When these long term conflicts were coupled with the French struggling economy and weakened government, French citizens sought solutions to reform the failing government. Tired of the reign of Louis the XVI, the middle classes began to voice their opinions on the government using the Enlightenment moral system as the primary foundation for their objections. With more and more governmental blunderings, respectful suggestions to end “the despotism” brought about by “emissaries of administration, persons absolutely unknown to [Louis XVI]” soon turned to embittered language.13 Within an eighteen-year span, this tone had drastically changed into one of an angry mob as the middle and lower classes requests were repeatedly ignored. Furthermore, continued administrative failings led to a harsher language that further polarized the political environment of France. Jacques Roux’s venting openly chastises the upper classes, declaring that; “freedom is nothing but a vain phantom when one class of men can starve another with impunity. Equality is nothing but a vain phantom when the rich, through monopoly, exercise the right of life or death over their like.”14 His work, along with other political commentators at this time, riled up the public and encouraged critiques of the aristocracy, government, and Old Regime politicians, causing them to lose their respect and sovereignty in the public’s eyes. “The tensions and ambiguities…revealed ideological strains within the contemporary conception of the monarchy” strained French culture’s loyalties to the Old Regime.15 Due to the inability for the classes to support and trust one another, the situation prompted the Committee of Public Safety to enforce policies that brought about the Reign of Terror.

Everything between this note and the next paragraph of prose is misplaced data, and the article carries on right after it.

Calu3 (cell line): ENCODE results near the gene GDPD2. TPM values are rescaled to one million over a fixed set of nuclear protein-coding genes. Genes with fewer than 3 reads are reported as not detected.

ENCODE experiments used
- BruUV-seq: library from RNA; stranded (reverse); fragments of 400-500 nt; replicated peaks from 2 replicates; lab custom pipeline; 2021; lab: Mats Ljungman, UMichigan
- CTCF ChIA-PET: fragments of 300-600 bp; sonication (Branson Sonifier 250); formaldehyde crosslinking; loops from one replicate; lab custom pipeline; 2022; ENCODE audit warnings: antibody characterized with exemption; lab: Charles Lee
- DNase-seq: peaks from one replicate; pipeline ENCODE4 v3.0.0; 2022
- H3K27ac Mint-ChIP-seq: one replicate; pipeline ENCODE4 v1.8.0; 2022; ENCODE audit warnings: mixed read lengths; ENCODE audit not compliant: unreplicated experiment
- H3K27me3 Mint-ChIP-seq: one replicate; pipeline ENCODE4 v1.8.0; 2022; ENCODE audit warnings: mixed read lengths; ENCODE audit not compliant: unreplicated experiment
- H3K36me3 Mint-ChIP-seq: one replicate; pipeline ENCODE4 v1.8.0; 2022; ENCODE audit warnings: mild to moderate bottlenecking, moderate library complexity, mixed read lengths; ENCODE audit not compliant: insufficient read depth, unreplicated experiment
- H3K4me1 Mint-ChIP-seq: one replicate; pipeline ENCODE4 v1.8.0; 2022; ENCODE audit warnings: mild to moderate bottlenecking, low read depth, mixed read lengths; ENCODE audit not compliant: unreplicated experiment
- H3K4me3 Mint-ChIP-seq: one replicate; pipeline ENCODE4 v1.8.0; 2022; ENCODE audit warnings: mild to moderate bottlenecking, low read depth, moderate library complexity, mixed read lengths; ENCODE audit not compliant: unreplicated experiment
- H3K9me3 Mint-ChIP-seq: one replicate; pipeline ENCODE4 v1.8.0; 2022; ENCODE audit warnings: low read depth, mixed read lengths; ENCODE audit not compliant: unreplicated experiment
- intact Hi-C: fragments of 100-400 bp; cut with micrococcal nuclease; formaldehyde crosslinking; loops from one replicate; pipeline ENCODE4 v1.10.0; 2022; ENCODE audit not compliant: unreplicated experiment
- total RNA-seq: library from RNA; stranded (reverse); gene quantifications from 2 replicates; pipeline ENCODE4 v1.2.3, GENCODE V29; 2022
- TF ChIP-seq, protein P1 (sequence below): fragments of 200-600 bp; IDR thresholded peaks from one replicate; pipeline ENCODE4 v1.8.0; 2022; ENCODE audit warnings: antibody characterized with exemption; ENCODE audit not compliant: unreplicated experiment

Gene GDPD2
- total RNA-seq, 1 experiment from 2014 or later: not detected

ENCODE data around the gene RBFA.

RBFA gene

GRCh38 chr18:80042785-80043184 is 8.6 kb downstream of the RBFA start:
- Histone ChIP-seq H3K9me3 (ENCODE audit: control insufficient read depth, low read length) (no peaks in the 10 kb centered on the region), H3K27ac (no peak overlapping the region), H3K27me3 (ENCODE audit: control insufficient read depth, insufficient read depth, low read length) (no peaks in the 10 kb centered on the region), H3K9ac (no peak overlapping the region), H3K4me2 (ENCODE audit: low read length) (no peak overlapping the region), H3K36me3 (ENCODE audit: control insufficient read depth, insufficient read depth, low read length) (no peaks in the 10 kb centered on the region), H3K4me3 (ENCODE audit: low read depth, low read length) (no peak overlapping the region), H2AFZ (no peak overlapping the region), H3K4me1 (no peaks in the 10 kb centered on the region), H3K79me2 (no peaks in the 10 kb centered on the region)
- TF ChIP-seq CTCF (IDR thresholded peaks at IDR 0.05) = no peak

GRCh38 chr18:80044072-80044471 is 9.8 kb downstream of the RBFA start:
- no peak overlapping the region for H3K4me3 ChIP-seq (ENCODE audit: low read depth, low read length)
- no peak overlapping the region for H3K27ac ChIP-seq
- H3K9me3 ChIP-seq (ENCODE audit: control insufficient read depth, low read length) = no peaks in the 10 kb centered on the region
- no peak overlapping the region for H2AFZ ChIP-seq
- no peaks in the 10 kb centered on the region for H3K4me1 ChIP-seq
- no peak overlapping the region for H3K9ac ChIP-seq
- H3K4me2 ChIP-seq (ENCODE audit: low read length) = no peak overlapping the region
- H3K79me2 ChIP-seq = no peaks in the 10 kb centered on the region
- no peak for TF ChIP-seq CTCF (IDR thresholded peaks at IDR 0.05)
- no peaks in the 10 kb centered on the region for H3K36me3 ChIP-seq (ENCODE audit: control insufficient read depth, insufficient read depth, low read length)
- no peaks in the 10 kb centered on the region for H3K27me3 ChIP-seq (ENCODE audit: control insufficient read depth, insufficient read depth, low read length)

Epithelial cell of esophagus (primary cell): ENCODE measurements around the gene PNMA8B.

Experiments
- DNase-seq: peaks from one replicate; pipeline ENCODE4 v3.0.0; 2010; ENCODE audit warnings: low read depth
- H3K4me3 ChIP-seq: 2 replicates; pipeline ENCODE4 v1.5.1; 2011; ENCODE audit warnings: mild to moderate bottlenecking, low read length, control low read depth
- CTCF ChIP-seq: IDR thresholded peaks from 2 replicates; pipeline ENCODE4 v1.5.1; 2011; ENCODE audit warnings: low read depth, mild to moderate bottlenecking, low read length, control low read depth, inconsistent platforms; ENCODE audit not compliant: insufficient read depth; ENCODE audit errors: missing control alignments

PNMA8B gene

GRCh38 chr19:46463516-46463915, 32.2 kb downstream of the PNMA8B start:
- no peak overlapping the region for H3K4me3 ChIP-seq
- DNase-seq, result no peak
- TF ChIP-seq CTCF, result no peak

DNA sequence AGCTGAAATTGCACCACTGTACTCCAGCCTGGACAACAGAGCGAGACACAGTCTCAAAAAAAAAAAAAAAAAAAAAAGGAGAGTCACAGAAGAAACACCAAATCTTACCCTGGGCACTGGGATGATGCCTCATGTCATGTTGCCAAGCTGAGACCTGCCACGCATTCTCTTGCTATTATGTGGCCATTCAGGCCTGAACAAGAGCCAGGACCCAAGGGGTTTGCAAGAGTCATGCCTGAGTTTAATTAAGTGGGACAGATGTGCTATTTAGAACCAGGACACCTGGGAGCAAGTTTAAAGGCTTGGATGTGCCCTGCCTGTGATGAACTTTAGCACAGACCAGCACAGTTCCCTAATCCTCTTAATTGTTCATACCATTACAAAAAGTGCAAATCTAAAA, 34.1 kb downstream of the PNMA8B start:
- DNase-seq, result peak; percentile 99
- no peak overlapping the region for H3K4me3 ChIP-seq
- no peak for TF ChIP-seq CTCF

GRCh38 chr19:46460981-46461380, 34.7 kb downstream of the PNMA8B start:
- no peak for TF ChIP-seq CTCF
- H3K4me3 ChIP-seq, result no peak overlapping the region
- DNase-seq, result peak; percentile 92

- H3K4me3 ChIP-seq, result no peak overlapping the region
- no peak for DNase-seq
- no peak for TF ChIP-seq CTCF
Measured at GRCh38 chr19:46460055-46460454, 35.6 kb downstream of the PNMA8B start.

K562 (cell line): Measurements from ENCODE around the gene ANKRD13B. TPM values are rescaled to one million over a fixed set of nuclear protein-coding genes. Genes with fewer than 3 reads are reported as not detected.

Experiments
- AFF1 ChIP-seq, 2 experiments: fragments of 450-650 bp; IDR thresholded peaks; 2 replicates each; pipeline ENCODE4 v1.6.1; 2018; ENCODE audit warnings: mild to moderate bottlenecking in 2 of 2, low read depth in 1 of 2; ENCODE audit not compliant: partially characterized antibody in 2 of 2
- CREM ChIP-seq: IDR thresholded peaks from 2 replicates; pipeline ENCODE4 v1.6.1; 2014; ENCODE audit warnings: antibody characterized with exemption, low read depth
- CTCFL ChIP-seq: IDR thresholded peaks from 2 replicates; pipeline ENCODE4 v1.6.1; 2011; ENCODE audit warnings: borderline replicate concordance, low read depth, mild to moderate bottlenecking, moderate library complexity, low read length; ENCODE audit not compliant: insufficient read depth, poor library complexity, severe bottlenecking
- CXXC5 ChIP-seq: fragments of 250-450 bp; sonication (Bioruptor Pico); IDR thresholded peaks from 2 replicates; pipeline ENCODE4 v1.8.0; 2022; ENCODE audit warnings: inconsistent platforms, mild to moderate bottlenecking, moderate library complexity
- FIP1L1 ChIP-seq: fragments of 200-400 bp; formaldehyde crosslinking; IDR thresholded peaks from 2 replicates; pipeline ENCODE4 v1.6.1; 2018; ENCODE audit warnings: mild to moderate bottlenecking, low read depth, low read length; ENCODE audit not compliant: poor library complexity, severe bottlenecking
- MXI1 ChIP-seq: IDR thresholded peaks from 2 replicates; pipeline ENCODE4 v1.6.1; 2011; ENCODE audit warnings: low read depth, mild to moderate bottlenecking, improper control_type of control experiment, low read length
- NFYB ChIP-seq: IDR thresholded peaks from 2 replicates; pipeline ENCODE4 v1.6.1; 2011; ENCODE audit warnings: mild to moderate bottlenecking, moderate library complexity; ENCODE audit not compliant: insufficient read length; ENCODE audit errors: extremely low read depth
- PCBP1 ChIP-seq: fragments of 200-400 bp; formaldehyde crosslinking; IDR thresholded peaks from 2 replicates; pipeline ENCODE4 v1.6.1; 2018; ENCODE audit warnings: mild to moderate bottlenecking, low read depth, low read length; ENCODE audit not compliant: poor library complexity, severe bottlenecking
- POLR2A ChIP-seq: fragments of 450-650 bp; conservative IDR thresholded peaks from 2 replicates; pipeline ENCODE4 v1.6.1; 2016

Enlightenment speech and philosophy before the Revolution changed dramatically as the leading critics and purveyors of Enlightenment thought changed their purpose from attempting to glorify humanity to emotionally and logically controlling the French people. Traditional Enlightenment writers such as Locke and Descartes focus on attempting to understand the relationship between nature and humanity.16 In Locke’s Two Treatises of Government, he attempts to understand the “state all men are naturally in” and under what conditions they best function. He believes that if government were set up according to this plan, individuals would coexist more peacefully, creating a better society.17 Descartes agrees with Locke’s argument though he focuses more on explaining and attempting to understand humanity’s freedom. To accomplish this, Descartes focuses on the relationship and similarities between humanity and the divine.18 While traditional Enlightenment arguments focused exalting humanity, Enlightenment principles soon changed into political movements as people sought to apply the ideals found in Enlightenment philosophy.